(vii)  does not have a medical or visual condition or disability that, alone or combined with a reduced horizontal visual field, may significantly impair his or her ability to drive, including,

(A)  a neurological deficit or disorder, including epilepsy,

(B)  diabetes that requires insulin for control,

(C)  hypotension, or

(D)  an impairment resulting from dementia, stroke, brain tumour, brain surgery, head trauma or arthritis,

(viii)  does not have more than two demerit points on his or her driving record,

(ix)  did not have his or her driver’s licence under suspension at any time within the preceding five years pursuant to section 48, 48.0.1, 48.0.2, 48.0.3, 48.0.4, 48.1, 48.2.1, 48.2.2, 48.3, 48.3.1, 53, 78 or 78.1, subsection 128 (15) or section 130, 172, 200 or 216 of the Act, or as a result of a conviction under the Criminal Code (Canada) for an offence committed by means of a motor vehicle or while driving or having the care, charge or control of a motor vehicle, and

(x)  was not, during any period of time within the preceding five years that he or she was unable to meet the requirements of clause 18 (3) (a) or (b) or 18 (4) (d) or (e), involved in a collision the circumstances of which also gave rise to a conviction for contravening or failing to comply with section 128, 130, 136, 138, 140, 141, 147, 148, 154, 156, 158 or 172 or 175 of the Act

(2) Despite subclause (1) (b) (iii), the Minister may grant a waiver under subsection (1) where the Minister is satisfied that the applicant has a horizontal visual field that is not so fragmented or incomplete that the size, shape, nature or relative position of the defects in it or along the horizontal meridian or above or below fixation may significantly impair his or her ability to drive safely.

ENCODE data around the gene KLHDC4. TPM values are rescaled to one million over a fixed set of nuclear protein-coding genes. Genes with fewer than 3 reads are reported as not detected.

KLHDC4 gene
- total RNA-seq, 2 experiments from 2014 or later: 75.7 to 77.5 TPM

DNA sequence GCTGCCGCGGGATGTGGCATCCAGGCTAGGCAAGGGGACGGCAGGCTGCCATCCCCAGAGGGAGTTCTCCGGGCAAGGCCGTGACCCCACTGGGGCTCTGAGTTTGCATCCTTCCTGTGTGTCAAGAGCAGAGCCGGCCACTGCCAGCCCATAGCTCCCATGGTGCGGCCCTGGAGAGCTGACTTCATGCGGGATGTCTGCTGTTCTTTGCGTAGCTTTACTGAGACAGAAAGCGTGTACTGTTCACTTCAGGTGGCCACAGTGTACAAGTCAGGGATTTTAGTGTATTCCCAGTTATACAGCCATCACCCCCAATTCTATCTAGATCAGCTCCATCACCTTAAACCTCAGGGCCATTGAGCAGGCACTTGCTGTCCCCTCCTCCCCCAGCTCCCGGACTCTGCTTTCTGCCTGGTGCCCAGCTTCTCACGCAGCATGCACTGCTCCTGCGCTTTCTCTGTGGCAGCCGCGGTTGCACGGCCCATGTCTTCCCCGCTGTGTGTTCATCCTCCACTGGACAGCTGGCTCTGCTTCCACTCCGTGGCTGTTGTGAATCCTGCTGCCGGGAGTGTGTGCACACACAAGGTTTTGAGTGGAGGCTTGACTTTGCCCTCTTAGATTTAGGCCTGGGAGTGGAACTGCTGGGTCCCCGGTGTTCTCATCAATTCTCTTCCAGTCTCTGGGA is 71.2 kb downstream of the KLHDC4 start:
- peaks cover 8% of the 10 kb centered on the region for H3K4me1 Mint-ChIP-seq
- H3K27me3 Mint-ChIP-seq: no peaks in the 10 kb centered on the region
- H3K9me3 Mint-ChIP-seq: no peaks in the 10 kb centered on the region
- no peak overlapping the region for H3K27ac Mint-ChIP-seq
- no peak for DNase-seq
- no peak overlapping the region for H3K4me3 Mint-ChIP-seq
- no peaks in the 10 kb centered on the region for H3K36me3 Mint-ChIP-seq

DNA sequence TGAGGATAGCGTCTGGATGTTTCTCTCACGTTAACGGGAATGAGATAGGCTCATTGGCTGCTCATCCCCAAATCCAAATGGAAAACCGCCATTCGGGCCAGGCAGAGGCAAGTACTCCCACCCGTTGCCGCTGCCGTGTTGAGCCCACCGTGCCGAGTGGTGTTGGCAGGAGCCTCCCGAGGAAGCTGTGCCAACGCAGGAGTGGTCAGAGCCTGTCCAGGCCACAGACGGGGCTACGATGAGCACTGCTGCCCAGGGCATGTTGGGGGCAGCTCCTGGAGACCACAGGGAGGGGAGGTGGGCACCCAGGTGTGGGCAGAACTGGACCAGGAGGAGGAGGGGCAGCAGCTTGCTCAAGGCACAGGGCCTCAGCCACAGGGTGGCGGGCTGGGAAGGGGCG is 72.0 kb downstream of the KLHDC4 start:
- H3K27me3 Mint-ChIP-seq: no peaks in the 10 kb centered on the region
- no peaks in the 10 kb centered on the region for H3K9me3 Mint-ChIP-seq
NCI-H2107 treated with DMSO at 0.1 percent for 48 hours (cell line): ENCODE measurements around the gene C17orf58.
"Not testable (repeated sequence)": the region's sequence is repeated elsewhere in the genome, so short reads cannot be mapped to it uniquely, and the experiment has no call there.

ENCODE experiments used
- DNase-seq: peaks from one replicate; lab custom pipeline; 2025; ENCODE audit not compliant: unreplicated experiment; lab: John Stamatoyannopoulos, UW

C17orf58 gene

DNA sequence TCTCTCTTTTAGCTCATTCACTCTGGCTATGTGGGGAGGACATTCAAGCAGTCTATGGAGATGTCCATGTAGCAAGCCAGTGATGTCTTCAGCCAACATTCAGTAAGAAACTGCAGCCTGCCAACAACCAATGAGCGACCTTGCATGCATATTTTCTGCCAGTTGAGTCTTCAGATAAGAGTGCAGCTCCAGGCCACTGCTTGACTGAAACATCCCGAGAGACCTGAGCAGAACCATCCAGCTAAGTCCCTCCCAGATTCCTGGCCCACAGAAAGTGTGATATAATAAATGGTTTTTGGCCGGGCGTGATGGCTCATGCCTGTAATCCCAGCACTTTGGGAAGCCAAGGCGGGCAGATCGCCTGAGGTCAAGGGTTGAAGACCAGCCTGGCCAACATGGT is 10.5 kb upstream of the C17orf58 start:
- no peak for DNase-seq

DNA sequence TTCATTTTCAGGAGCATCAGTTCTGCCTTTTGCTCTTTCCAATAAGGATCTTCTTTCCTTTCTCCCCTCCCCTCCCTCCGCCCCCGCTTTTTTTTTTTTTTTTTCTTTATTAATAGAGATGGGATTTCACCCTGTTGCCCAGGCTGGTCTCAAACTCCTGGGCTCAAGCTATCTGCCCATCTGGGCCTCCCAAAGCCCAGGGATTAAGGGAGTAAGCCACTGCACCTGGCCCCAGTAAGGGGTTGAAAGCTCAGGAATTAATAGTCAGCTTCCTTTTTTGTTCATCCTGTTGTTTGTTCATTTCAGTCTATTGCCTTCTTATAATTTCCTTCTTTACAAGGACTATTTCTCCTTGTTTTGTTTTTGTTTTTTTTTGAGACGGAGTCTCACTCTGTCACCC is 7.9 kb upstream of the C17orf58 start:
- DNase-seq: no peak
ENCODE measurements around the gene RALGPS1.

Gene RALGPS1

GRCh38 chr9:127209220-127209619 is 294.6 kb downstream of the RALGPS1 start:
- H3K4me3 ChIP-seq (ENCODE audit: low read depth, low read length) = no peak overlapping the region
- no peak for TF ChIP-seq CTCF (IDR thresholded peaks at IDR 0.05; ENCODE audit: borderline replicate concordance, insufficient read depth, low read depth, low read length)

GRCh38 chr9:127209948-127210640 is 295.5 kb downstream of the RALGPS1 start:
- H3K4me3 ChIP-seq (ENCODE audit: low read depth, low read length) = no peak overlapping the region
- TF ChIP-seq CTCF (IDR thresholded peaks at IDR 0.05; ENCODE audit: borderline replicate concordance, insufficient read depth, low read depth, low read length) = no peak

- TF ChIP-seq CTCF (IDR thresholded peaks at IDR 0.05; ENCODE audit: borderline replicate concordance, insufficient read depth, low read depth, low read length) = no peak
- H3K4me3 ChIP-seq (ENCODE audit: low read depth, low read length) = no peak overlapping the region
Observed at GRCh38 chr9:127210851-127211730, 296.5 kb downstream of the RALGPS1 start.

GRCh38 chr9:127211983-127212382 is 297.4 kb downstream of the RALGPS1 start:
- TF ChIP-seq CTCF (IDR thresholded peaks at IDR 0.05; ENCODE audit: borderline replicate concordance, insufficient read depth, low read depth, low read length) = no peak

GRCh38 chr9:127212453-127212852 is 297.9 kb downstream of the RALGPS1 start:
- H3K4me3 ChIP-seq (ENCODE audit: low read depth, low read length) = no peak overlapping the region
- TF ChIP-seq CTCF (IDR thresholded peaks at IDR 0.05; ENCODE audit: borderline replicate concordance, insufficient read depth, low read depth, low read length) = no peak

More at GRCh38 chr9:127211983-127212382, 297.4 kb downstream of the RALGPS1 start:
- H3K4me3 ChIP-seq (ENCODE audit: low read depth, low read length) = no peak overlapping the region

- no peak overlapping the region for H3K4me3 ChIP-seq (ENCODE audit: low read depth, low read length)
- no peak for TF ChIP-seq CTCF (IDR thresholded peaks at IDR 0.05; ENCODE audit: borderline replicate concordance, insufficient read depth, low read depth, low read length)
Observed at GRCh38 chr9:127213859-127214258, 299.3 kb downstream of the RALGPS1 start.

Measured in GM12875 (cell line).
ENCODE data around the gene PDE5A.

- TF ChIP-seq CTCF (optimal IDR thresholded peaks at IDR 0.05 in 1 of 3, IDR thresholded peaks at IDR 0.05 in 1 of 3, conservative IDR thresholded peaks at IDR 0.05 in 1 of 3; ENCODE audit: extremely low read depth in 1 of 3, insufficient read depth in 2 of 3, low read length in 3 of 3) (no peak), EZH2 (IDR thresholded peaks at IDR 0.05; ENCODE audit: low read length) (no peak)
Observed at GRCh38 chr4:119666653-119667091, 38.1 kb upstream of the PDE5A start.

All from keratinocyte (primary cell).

(3) The Minister may revoke a waiver given under subsection (1) at any time and for any sufficient reason including the following:

  1. The holder no longer satisfies the conditions or requirements under this section or does not satisfy new conditions or requirements under this section.
  2. The holder has been involved in a collision and the Minister has reviewed the circumstances of the collision and determined that revoking the waiver is in the interests of road safety.

(4) The Minister may require a holder to whom a waiver has previously been granted to reapply for the waiver.

(5) It is a condition of a driver’s licence for which the holder has received a waiver under subsection (1) that the holder provide information about his or her driving to the Minister in the format required, including information about the distance that he or she has driven.

Commencement

  1. This Regulation comes into force on the later of July 1, 2021 and the day it is filed.